Is this campaign designed to weaken Israeli government determination to carry out their policies? Or is it aimed at delegitimizing the state? Many academics who oppose the boycott believe that it is the latter. To make the Jews of Israel an abnormal, polluted people outside the normal code of civilized behavior. And what begins with the delegitimization of the state ends with the delegitimization of the people. This is why many on the rational Left in Britain have concluded that the boycott is the first step on a road paved with malevolent intentions.

Prof. Richard Seaford of Exeter University believes that his gesture in refusing to review a book in an Israeli academic journal will raise awareness about the Palestinians’ plight. A worthy cause, but it will have the opposite effect and merely strengthen the Israeli Right in the righteousness of their policies. Since most Israeli academics tilt towards the Left, in which way will this gesture help the peace camp? Seaford sees the conflict as between Israel and Palestine. The progressive position would be to argue that it is instead between the peace camps in both Israel and Palestine against their rejectionists.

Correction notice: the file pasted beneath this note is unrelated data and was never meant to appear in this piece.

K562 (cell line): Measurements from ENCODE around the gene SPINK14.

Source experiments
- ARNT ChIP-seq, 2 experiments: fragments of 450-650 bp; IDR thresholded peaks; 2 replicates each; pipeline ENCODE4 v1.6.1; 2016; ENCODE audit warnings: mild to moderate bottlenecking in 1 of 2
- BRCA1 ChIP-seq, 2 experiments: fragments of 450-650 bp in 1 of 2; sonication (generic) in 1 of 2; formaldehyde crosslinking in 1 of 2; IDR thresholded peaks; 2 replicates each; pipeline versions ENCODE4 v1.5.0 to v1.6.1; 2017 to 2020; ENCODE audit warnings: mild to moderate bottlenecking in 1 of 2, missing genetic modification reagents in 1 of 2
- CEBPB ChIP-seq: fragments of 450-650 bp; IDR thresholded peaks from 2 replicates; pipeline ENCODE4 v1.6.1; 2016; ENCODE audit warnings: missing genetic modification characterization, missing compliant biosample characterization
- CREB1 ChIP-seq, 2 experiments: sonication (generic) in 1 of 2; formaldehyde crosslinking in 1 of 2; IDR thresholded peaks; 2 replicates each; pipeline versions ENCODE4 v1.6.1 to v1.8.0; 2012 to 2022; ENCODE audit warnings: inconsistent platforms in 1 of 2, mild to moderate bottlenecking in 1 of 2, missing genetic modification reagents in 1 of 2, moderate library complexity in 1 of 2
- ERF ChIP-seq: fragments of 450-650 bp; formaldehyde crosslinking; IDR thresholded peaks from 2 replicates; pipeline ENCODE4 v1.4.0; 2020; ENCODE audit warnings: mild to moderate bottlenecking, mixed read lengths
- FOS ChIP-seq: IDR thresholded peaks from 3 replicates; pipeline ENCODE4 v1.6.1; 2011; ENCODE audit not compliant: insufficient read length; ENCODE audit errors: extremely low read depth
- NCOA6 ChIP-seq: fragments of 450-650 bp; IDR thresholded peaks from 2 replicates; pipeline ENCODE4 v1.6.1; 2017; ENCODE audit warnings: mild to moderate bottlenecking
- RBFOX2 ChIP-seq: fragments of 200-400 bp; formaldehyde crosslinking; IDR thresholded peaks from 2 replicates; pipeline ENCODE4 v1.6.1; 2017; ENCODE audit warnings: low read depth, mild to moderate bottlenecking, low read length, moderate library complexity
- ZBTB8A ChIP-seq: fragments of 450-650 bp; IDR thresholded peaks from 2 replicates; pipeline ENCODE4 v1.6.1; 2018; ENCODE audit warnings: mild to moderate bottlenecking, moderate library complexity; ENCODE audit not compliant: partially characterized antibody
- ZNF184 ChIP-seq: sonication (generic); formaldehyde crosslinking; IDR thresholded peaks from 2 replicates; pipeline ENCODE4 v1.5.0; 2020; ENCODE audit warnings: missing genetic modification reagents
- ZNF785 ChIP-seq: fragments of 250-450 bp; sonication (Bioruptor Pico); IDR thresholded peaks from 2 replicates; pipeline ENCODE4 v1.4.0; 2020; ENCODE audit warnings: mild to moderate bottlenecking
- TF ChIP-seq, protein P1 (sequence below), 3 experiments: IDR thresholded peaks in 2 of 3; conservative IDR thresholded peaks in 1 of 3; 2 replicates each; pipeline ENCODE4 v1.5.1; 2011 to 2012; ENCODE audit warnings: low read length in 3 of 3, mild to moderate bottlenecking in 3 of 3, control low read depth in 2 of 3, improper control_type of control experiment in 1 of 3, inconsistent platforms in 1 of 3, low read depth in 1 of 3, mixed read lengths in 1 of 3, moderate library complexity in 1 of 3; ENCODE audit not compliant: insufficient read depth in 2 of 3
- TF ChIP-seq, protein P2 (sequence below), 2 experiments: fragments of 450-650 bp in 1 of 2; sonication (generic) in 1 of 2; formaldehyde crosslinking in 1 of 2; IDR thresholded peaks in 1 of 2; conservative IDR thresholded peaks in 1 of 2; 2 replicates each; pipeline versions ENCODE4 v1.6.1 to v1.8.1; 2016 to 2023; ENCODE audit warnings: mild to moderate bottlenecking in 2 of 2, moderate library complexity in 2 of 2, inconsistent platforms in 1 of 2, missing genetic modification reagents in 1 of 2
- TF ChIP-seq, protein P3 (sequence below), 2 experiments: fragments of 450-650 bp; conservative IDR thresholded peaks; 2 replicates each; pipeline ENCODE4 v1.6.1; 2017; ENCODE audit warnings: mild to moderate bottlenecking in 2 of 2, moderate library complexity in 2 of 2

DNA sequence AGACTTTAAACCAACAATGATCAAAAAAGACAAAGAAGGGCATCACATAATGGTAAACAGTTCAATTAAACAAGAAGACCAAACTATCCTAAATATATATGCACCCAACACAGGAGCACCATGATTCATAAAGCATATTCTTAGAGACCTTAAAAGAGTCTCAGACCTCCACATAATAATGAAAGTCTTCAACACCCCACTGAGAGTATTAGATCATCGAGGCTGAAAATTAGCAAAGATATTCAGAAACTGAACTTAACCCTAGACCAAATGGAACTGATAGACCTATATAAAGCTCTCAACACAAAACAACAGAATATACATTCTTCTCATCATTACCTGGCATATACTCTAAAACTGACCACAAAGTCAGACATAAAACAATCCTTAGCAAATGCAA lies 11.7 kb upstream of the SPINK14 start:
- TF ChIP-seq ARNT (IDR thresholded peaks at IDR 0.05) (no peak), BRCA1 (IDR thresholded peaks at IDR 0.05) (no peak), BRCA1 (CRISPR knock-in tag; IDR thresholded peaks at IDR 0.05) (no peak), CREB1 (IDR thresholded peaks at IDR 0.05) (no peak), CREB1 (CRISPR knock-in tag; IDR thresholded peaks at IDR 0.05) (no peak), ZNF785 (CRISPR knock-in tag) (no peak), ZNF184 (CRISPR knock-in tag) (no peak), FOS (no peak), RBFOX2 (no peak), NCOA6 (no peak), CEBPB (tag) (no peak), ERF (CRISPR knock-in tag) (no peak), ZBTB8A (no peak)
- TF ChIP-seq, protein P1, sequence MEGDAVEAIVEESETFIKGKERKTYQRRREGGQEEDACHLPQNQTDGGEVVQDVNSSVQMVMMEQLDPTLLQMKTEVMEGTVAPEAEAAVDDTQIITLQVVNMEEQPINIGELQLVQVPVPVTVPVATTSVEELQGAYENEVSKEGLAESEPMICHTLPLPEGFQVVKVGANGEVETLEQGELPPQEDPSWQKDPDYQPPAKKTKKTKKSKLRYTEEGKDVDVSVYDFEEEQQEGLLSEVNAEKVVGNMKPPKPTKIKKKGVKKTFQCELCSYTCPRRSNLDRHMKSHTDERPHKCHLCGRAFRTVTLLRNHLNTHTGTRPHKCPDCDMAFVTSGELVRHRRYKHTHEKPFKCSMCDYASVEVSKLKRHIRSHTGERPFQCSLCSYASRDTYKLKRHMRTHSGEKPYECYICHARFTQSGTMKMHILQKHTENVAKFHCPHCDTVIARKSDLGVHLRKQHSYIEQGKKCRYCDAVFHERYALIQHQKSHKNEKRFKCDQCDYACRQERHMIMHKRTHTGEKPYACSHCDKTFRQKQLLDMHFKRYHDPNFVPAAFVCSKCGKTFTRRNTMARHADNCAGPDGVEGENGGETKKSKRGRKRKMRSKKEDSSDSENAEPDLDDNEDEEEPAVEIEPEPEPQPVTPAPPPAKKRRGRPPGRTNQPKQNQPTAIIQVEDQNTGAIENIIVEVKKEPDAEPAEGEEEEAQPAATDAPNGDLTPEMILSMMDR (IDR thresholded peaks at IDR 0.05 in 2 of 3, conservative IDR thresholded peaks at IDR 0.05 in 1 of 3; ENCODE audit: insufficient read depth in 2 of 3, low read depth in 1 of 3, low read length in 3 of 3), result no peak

Mahmoud Abbas privately condemned the intifada as futile when it was at its height. The British boycotters were ideologically deaf to this because it sullied the clarity of their polarized vision. Seaford today has followed this herd and become another automated voice in the megaphone war between the two sides. Signing up to the boycott is not an act of moral courage, but one of political comfort which takes the easy way out. Academics in the Palestinian peace camp such as Sari Nusseibeh who have opposed the boycott are the real heroes.

Prof. Stephen Rose, the boycott movement’s soothsayer, similarly exudes ideological blindness when it comes to Israel and Zionism. No condemnation of the Islamists. No acceptance of the right of the Jews to national self-determination. One side is completely right and the other side completely wrong. Yet while he advocates “Boycott, Disinvestment and Sanctions” he is obviously quite content that all the major bookshops in Israel carry his books and to receive royalties from the “Zionist entity.”